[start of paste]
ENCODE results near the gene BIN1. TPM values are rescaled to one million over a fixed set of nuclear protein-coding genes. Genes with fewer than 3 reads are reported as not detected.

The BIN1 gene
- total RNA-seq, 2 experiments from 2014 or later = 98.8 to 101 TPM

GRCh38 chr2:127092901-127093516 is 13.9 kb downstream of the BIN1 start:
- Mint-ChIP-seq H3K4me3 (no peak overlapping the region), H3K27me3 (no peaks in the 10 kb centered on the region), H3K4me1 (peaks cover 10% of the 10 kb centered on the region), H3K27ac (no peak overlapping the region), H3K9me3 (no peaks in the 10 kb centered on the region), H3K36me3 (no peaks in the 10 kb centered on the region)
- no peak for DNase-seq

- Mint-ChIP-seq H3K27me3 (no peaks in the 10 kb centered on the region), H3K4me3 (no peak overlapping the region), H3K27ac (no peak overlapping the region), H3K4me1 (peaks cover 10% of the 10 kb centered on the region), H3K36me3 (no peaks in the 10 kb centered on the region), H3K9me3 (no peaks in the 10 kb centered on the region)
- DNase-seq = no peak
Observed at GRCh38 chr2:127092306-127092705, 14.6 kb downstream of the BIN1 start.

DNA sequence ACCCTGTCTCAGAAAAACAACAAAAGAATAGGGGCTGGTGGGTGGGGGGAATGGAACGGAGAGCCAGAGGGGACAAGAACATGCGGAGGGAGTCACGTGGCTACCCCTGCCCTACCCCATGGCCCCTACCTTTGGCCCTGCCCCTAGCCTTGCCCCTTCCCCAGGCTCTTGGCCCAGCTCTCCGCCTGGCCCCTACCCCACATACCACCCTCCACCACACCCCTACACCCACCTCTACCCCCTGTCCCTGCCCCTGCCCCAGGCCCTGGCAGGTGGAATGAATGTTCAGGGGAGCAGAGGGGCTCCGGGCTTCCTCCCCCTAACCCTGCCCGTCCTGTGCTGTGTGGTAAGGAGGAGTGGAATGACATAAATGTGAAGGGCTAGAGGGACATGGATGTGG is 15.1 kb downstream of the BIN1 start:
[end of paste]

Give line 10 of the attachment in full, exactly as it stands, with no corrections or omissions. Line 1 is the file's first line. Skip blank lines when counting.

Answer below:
DNA sequence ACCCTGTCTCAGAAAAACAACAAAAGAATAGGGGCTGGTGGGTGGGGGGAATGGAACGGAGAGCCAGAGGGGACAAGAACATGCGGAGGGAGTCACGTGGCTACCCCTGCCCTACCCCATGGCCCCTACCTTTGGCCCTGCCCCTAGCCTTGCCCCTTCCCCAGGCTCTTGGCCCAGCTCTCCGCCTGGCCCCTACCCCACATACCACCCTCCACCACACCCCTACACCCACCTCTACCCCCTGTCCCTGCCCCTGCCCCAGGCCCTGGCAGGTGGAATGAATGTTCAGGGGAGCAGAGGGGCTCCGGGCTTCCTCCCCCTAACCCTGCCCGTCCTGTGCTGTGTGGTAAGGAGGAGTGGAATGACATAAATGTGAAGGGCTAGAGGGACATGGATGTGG is 15.1 kb downstream of the BIN1 start: